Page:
Friday, January 25, 2008

Edwards to win, Obama to place

Sorry about the light posting; I've been buried in homework for my Web design classes. The good news: I really like it and have an aptitude for it. The bad news: when I really like something new, I tend to devote unhealthy amounts of time to it. The "every waking moment" kind of unhealthy. And learning a programming language is time-intensive anyway.

But I'll poke my head into the real world long enough to make a prediction on the South Carolina races:

Edwards: 35%
Obama: 34%
Clinton: 31%

I know this goes against every poll there is, but Edwards just has to do better than 16 percent in the state of his birth, while Obama is establishing a trend of showing huge leads in polls that disappear as voting approaches. And I just don't see Clinton having a natural constituency in the state.

Yeah, it's a flier. But if I'm wrong, no big deal. And in the unlikely event I turn out to be right, I'll look like a genius!

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Monday, January 21, 2008

Jefferson on the stand

Rep. William Jefferson testified at a pre-trial hearing Thursday, attempting to get evidence from the FBI raid on his house thrown out.

But it didn't go well for him. He claimed the FBI intimidated him when they interviewed him during the raid -- even though he's a member of Congress and a Harvard-educated lawyer, both of which tend to make him unlikely to be intimidated.

He said the FBI agents yelled and swore at him -- even though they apparently weren't loud enough to wake up his sleeping wife and daughter.

The prosecution said the day before that he made a bunch of phone calls during the raid, which would indicate that he was hardly coerced or intimidated. Jefferson denied it. The prosecution responded by brandishing phone records showing various calls from his house that day. It's unclear from the story, however, if the calls were made during or after the interview, which began at around 7 a.m.; the main phone call is from 8:29 a.m.

In any case, what you have here is not a man vigorously defending his innocence, but a man trying to suppress damning evidence against him, notably the $90,000 they found in his freezer. That is an important legal right -- the police are not allowed to use illegally collected evidence -- but it hardly burnishes his claims of no wrongdoing.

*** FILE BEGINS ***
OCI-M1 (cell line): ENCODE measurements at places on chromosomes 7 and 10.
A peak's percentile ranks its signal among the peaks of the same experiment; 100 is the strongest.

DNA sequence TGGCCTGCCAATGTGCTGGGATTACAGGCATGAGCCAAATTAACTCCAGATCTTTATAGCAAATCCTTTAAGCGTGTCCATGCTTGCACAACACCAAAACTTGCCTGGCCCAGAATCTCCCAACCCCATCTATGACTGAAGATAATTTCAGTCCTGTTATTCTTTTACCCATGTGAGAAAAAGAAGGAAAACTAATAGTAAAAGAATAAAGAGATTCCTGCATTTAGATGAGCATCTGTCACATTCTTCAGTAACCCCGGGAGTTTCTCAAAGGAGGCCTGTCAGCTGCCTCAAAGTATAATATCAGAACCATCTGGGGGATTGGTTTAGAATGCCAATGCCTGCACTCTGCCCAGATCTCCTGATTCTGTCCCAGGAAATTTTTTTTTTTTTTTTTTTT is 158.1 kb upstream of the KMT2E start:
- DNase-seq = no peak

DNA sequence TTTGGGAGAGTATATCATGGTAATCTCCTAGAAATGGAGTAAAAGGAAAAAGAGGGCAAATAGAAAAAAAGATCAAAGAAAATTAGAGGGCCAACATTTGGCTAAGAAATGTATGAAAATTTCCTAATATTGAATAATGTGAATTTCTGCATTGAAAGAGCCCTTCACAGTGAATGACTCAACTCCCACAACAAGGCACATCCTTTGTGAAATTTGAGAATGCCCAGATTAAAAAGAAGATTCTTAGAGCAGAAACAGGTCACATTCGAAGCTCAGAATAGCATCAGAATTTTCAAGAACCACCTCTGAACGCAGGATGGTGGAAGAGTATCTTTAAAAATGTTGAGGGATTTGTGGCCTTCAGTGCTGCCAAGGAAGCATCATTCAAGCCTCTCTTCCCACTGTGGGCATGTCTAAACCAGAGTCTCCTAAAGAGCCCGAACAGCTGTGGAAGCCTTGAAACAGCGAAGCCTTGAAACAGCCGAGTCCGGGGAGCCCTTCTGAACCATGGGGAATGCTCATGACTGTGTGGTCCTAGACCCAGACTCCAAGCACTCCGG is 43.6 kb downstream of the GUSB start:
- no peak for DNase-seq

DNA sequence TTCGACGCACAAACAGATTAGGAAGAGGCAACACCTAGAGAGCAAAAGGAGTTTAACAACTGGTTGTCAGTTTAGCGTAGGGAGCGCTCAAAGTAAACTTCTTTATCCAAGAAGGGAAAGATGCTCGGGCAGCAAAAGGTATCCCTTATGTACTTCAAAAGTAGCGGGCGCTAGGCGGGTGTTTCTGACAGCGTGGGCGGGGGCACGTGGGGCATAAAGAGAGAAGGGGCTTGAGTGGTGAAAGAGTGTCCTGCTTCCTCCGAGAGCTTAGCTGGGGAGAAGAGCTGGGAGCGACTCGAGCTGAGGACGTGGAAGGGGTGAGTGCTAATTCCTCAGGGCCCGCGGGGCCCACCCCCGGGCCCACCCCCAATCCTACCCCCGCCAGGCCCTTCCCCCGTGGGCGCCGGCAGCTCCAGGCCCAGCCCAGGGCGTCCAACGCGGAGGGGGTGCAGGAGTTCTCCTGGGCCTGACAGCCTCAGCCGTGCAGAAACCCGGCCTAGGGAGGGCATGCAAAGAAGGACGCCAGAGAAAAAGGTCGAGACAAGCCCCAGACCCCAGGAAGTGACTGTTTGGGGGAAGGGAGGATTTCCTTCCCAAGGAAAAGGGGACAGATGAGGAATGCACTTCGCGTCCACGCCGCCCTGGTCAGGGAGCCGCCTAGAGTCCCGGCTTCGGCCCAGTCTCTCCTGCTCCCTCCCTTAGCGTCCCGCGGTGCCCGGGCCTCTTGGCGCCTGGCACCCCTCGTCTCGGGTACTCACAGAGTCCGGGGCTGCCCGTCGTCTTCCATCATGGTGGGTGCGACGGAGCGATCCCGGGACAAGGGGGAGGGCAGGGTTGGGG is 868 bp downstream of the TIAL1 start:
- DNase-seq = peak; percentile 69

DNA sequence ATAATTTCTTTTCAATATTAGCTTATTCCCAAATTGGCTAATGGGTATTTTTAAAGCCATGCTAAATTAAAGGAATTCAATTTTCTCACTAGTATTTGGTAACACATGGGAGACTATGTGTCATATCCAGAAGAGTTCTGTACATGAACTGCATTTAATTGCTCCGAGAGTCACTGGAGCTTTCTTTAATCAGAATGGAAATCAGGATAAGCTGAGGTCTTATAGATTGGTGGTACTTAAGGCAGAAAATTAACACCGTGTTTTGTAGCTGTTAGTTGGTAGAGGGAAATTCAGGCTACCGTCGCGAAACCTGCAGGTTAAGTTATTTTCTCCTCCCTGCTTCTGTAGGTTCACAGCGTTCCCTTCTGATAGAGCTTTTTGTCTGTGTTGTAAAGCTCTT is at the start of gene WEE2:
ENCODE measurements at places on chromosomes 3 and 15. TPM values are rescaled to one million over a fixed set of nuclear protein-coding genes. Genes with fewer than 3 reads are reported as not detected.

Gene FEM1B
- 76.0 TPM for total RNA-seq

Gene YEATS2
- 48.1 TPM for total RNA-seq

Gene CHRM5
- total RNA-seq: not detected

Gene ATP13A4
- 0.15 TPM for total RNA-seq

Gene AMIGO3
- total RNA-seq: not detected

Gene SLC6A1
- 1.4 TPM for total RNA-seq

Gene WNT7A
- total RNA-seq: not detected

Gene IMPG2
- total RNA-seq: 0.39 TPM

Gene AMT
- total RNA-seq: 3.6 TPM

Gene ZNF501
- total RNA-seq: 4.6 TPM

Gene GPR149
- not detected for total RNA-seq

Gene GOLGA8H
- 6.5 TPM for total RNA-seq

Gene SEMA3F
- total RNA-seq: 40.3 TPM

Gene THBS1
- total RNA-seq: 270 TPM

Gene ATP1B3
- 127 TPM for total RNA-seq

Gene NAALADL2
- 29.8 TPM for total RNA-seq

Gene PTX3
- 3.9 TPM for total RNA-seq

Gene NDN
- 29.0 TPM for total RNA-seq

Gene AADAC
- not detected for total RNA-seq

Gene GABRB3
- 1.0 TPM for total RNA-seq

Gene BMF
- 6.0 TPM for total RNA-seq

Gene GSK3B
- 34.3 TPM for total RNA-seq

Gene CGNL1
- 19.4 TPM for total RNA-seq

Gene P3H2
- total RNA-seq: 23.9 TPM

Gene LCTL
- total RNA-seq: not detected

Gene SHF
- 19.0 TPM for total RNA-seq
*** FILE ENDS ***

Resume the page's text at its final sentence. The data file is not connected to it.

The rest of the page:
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Friday, January 18, 2008

California eyes thermostats

About a week ago, it came out that California's energy regulators were seeking the power to control thermostats in private buildings. They would install a radio-operated controller that would let them raise or lower temperatures by a couple of degrees during severe power shortages, preventing system overloads and blackouts.

That provoked plenty of outrage about the idea from the usual suspects as well as others. So much so, in fact, that California withdrew the plan on Wednesday.

Me, I understood what regulators were trying to do, and they do have a legitimate interest in managing power consumption during an emergency. Further, it's pretty clear that access to electricity is not a right. The power company can, and does, shut off parts of the grid when necessary, and that's just life.

But it is intrusive. So here's what I would have done.

1. Make participation in the thermostat program voluntary, in return for a small reduction in the customer's monthly electric bill. We have a similar program here in Minnesota, and my air-conditioner is hooked up to it.

2. Anyone that didn't participate in the thermostat program would be bumped to the top of the list of people who would have all of their power shut off in an emergency, if necessary.

Voila! No intrusion, but a strong incentive to shoulder a small pain in order to avoid shouldering a much bigger one.

But that's not really my point in making this post. Because I think the situation illustrates an interesting clash of collective interest and individual rights.

Concerns about Big Brother and bureaucracy aside, the regulators had a compelling "greater good" argument. Turning everyone's thermostat down (or up) a couple of degrees would inflict only minor suffering (if it can be called that) on each individual customer, while reducing demand enough to stave off a power shortage.